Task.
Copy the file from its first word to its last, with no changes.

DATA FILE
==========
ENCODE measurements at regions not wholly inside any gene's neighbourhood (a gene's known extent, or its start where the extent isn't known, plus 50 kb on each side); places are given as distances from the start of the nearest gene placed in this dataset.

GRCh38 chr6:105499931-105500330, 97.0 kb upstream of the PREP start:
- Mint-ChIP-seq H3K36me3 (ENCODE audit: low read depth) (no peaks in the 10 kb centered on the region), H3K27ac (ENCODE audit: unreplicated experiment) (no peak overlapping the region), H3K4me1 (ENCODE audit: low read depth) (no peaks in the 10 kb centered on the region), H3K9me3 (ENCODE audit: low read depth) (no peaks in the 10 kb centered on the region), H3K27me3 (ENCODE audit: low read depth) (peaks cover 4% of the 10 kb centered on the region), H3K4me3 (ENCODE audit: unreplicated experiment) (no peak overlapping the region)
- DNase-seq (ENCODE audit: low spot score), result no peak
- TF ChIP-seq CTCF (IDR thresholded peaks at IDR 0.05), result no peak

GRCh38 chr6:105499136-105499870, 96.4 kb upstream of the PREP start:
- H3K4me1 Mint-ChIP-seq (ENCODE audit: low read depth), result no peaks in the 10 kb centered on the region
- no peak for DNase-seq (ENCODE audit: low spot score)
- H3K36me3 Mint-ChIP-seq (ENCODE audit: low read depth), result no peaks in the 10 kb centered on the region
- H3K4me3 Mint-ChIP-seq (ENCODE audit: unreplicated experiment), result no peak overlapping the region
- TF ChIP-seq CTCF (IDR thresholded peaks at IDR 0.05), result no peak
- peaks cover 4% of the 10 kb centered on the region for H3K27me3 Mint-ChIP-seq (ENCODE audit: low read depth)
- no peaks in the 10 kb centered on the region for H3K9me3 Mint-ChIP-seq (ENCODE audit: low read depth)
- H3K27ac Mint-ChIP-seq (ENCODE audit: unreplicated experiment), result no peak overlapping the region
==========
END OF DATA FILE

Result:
ENCODE measurements at regions not wholly inside any gene's neighbourhood (a gene's known extent, or its start where the extent isn't known, plus 50 kb on each side); places are given as distances from the start of the nearest gene placed in this dataset.

GRCh38 chr6:105499931-105500330, 97.0 kb upstream of the PREP start:
- Mint-ChIP-seq H3K36me3 (ENCODE audit: low read depth) (no peaks in the 10 kb centered on the region), H3K27ac (ENCODE audit: unreplicated experiment) (no peak overlapping the region), H3K4me1 (ENCODE audit: low read depth) (no peaks in the 10 kb centered on the region), H3K9me3 (ENCODE audit: low read depth) (no peaks in the 10 kb centered on the region), H3K27me3 (ENCODE audit: low read depth) (peaks cover 4% of the 10 kb centered on the region), H3K4me3 (ENCODE audit: unreplicated experiment) (no peak overlapping the region)
- DNase-seq (ENCODE audit: low spot score), result no peak
- TF ChIP-seq CTCF (IDR thresholded peaks at IDR 0.05), result no peak

GRCh38 chr6:105499136-105499870, 96.4 kb upstream of the PREP start:
- H3K4me1 Mint-ChIP-seq (ENCODE audit: low read depth), result no peaks in the 10 kb centered on the region
- no peak for DNase-seq (ENCODE audit: low spot score)
- H3K36me3 Mint-ChIP-seq (ENCODE audit: low read depth), result no peaks in the 10 kb centered on the region
- H3K4me3 Mint-ChIP-seq (ENCODE audit: unreplicated experiment), result no peak overlapping the region
- TF ChIP-seq CTCF (IDR thresholded peaks at IDR 0.05), result no peak
- peaks cover 4% of the 10 kb centered on the region for H3K27me3 Mint-ChIP-seq (ENCODE audit: low read depth)
- no peaks in the 10 kb centered on the region for H3K9me3 Mint-ChIP-seq (ENCODE audit: low read depth)
- H3K27ac Mint-ChIP-seq (ENCODE audit: unreplicated experiment), result no peak overlapping the region